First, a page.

• Largest engine tested this year was 12.9 litres
  • The smallest was 875cc
  • The average MPG was 44.5, with the worst just 20.5 and the best 71.7 (a hybrid).

Merry Christmas and a Happy New Year from the Emissions Analytics team.

DPF Regeneration Mysteries

There are two types of diesel particulate filter (DPF) regeneration which can occur without external intervention by the driver or a mechanic. The first is passive regeneration which happens when high exhaust temperatures reached during intensive use (normally either long spells of motorway driving or hill climbing) automatically burn off the trapped diesel particles. The other is active regeneration of the DPF where the ECU is programmed to initiate post combustion fuel injection to increase the exhaust temperature and burn away diesel particles when the filter becomes around 45 per cent full.

If either type of regeneration occurs whilst we are conducting an on-road emissions test we have to scrap the test and start again. So, we keep a careful eye on the exhaust temperature, which we measure using our PEMS equipment, to monitor spikes which indicate regeneration. As a result of this process we have recorded the regeneration activity, in terms of both occurrences and emissions output, and the results are not what you might expect.

One thing we have noticed is that regeneration will often happen after the extra-urban phase of the test, during the urban phase. Thus the opportunity for passive regeneration has been missed and active regeneration takes place instead.

Why does this matter? Well, firstly there is the cost to the operator as active regeneration requires the engine to work harder to reach the required temperature and this reduces fuel economy by as much as 5mpg. But not only that, as can be seen from the graph below, active regeneration has a significant and negative impact on NOx emissions.


Graph by Joseph Ruxton, Imperial College London

NOx, a major source of air pollution, can as much as double during regeneration due to late fuel injection and increased engine temperatures. If this happens in town and city environments rather than on the motorway, it could have an even greater negative impact on human health. Although it should be noted that the negative effective of the rise in NOx is offset somewhat by the primary NO2 reduction the regeneration is designed to achieve.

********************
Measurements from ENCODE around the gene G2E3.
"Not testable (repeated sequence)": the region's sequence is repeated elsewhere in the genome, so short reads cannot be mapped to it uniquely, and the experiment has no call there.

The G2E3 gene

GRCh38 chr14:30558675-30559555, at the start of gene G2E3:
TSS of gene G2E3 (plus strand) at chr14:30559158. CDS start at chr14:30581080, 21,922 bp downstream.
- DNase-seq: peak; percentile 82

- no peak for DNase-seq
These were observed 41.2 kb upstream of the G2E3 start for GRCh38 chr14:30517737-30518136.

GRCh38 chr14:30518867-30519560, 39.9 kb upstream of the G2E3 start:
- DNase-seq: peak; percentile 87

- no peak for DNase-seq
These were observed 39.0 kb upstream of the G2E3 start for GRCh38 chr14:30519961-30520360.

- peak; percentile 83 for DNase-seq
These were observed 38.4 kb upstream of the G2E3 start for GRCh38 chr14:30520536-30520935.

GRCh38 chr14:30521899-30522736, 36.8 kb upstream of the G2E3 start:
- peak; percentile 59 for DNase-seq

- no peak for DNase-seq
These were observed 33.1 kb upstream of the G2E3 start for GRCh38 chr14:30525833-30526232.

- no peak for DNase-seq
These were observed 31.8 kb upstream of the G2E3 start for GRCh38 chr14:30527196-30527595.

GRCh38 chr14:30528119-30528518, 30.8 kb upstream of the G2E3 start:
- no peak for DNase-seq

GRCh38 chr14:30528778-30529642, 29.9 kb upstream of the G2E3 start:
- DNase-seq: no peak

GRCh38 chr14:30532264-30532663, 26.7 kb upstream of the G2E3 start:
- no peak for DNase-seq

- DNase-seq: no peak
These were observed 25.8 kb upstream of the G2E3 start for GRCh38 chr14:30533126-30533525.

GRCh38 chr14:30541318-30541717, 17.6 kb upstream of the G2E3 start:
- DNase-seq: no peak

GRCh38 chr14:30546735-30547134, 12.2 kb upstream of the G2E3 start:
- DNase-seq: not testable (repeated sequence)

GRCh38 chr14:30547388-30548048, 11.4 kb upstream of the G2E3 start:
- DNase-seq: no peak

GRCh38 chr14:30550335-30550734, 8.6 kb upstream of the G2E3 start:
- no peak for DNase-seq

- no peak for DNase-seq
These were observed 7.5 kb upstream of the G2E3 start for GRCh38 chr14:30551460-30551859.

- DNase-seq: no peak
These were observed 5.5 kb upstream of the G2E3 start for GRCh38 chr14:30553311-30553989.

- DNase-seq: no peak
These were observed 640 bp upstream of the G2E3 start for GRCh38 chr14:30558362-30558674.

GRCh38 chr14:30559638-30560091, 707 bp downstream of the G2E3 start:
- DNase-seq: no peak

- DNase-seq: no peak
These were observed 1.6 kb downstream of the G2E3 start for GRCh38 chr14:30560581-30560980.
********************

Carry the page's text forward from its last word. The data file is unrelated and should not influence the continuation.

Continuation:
Another observation on active regeneration concerns the new cars we test. Because every vehicle What Car? receives to test drive and review is passed to Emissions Analytics who then tests it to record the data which powers True MPG, many of the cars we are testing are very new, with only a few hundred miles on the clock, if that. Yet we are finding that active DPF regeneration can on occasionally take place during the course of the urban phase of our test. It is unlikely that the DPF is 45 per cent full on such a new vehicle, so what is the trigger for regeneration? We haven’t found the answer to this yet, so if you have any ideas please do get in touch.

More still needs to be understood on the impact of DFP regeneration in real-world conditions and Emissions Analytics is working with Imperial College London to provide data and analysis to investigate the subject further. What is clear is that the anomalies described above, combined with the issue of illegal removal of DPFs from older vehicles, means that it is likely that more discussion on this subject will be required in the near future.

Please feel free to use or share this information with a credit to Emissions Analytics.